Modern Christmas practices go against Christian teachings

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As a Christian, I find the celebration of Christmas abhorrent.  When considering the holiday’s pagan roots and practices it can hardly be considered Christian.
The modern celebration of the holiday encourages greed and a sense of entitlement to material goods, both of which are antithetical to Christian teaching.
The obligation to try and experience joy at this time of year causes it to be the most stressful season and consequently has more suicide incidents than any other part of the year.  For some people, Christmas is the only day they attend church, debasing the practice of church attendance to ritual status, which strips it of its value and purpose.
Consider the trappings that are associated with Christmas: putting an evergreen tree in one’s house, the holiday’s association with the Santa Claus icon, even the date on which Christmas is set. There is no obvious connection between these and the birth of Christ.
Still, those who assert that Christmas is the celebration of the birth of the Messiah seem attached to these traditions.  Ironically, they are non-Christian in origin.
Pagans used to, and in some cases still, take trees into their homes and decorate them during the time of the winter solstice, which falls approximately between the 21st and 23rd of December.  Similarly, ancient Romans used to bring clippings of evergreens into their homes for the celebration of Saturnalia, the holiday that honored the god Saturn, which ran from December 17th to the 23rd.
Recognizing these origins, many early American Puritans actually banned the practice of bringing a tree into one’s home as part of the celebration of Christ’s birth.
Though St. Nicholas’ origins are not heathen in nature, the bastardization of his name and image for commercial purposes, particularly by Coca-Cola, detract from his message of charitable giving.
The iconography of Christmas, though purported as a holiday that celebrates the birth of Christ, seems to focus on St. Nicholas.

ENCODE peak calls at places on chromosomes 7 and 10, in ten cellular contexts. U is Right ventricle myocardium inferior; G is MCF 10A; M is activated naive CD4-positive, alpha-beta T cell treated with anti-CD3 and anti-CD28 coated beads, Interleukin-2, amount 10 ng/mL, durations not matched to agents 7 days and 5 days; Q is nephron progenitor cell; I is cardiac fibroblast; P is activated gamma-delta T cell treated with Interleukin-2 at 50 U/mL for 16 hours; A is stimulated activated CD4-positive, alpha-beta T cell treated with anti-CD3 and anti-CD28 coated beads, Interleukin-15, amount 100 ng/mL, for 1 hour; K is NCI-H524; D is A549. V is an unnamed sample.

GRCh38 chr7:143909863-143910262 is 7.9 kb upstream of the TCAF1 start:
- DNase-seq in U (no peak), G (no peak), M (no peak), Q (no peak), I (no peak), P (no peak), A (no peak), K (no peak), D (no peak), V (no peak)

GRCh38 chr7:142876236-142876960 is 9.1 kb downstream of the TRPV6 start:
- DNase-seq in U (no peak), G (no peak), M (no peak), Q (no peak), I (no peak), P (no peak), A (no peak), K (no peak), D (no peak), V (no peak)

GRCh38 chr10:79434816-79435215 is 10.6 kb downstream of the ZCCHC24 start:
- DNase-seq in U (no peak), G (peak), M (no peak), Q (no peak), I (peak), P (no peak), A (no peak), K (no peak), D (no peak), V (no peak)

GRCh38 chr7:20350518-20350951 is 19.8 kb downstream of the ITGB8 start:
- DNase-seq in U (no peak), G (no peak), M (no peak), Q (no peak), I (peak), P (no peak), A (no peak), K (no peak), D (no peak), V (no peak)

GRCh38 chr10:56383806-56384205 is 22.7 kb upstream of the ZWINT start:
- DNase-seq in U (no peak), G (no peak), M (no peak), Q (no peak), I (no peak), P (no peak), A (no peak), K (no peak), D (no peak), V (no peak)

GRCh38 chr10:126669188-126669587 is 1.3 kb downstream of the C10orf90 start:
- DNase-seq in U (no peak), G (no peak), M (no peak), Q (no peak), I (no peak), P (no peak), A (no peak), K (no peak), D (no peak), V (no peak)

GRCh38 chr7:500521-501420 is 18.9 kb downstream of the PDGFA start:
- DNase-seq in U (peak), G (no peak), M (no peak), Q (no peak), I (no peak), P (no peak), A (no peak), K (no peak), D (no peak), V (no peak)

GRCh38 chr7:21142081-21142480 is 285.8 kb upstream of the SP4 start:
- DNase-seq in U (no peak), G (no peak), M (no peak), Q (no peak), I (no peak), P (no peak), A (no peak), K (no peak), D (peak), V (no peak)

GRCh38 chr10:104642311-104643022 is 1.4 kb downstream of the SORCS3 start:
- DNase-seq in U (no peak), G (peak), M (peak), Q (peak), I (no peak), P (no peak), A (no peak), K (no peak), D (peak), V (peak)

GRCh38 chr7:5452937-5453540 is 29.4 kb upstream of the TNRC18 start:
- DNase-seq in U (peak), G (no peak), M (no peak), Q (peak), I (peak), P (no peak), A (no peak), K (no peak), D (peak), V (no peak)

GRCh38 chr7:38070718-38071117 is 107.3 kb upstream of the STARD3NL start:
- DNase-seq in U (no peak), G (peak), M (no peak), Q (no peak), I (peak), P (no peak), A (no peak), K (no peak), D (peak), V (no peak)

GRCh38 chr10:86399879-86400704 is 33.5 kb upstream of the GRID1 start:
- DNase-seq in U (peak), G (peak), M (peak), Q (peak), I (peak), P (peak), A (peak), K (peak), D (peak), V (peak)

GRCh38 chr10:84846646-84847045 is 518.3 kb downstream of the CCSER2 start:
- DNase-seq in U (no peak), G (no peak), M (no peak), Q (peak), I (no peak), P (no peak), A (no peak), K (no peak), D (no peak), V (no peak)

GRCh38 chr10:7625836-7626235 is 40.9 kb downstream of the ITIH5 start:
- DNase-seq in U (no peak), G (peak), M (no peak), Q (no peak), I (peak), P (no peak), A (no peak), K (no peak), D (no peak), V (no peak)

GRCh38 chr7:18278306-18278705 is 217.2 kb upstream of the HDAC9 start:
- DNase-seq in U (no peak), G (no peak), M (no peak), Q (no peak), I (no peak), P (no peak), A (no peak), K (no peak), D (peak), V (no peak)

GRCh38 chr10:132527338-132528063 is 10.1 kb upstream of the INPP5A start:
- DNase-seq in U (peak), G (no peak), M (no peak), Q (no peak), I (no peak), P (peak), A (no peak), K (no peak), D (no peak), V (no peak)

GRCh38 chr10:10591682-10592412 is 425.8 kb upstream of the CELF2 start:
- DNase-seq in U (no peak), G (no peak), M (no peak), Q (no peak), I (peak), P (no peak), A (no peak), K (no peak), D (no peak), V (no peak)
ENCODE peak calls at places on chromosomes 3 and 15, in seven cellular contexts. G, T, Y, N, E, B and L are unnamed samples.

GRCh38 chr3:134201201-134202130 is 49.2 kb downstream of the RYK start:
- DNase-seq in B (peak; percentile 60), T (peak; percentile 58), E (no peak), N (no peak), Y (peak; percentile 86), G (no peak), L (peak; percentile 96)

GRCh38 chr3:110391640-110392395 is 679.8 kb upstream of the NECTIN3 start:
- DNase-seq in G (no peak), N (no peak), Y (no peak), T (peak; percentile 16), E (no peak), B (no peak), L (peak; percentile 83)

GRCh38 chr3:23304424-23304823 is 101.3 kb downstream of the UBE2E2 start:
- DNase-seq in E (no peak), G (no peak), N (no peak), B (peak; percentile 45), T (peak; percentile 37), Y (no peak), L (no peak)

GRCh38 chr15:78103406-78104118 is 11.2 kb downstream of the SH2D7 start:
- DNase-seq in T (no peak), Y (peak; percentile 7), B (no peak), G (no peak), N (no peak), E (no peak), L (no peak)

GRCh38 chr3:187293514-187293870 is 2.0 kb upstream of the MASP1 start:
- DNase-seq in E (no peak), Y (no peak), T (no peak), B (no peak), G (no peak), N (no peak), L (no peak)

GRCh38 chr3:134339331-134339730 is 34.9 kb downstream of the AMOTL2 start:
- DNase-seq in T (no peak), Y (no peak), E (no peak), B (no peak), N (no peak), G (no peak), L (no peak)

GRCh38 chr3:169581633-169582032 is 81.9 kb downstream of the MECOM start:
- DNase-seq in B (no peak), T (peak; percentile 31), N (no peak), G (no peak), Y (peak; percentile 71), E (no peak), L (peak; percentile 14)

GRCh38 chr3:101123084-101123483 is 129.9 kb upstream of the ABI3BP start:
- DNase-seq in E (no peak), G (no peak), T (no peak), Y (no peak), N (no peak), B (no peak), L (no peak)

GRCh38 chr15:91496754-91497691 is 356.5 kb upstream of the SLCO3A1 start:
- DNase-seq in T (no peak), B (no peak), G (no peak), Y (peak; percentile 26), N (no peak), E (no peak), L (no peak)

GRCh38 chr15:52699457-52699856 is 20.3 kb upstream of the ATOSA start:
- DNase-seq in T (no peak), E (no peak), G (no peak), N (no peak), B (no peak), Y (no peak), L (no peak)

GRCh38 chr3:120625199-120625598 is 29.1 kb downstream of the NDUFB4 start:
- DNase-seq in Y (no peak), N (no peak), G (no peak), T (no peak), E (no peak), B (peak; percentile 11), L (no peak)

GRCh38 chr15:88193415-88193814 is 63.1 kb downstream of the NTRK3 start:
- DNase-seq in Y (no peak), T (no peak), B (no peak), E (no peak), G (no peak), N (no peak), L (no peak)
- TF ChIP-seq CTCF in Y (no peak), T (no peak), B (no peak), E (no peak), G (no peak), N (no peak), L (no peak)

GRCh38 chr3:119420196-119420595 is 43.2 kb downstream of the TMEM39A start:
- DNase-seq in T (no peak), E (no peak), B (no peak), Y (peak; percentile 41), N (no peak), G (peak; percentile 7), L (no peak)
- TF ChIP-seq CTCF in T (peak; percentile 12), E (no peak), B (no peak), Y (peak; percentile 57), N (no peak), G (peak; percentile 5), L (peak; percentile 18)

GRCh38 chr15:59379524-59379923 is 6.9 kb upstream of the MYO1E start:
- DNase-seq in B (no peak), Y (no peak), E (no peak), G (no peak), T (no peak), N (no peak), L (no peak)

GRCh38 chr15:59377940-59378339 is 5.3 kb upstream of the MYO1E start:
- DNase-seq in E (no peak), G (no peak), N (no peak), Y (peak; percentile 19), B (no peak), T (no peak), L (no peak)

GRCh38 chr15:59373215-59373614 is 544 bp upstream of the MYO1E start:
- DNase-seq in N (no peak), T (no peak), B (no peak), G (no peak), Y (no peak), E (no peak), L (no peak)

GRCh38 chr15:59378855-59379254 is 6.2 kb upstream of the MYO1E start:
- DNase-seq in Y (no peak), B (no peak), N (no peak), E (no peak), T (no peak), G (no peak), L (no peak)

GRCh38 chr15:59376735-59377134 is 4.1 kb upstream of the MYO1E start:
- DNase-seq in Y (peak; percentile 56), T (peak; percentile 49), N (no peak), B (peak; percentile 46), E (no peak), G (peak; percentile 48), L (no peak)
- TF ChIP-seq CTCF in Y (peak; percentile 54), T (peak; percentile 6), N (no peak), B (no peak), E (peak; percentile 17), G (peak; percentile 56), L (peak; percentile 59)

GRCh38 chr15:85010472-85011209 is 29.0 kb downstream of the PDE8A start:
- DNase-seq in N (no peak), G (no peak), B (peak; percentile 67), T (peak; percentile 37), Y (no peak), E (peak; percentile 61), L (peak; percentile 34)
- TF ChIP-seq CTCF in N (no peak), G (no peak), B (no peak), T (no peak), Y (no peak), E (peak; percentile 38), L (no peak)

The very date that Christmas is set upon is a reaction to heathen traditions.  The Roman Catholic Church decided to add two more days to the celebration of Saturnalia under the guise of celebrating Christ’s birth.
In reality, they were just trying to attract those who celebrated the Saturnalia into the church.
It should be noted that the weeklong Saturnalia was comprised of lewd acts and debauchery; something the church should have distanced itself from rather than embracing.
Apart from the moral issues associated with the origins of Christmas, the obligation to give gifts puts unnecessary stress on people who may be financially strained. This is made worse if they have kids who feel entitled to gifts during the holiday season.
Entitlement is not easily shaken, and it breeds a prolonged attitude of being malcontent.  It is my belief that gifts should not be expected, but given either out of affection or because the recipient has earned them.
Christmas teaches children that regardless of their conduct, they will receive presents.  Maybe it would do them some good if they actually received lumps of coal.
For many, December 25th is the only day of the year, with the possible exception of Easter that they attend church.  Personally, I don’t even like the phrase “attend church.” Church isn’t a spectacle to be observed so much as it is a group with which to be actively involved.
Only going to church one day a year is the complete opposite of active involvement.  If the purpose of a church is for instruction and moral accountability, how can that possibly be achieved without regular attendance?
I think it would be wise of churches to forego Christmas services so as to discourage the ritualization of church involvement.

Comments, questions and criticisms of this column can be sent to rosstripi@gmail.com.

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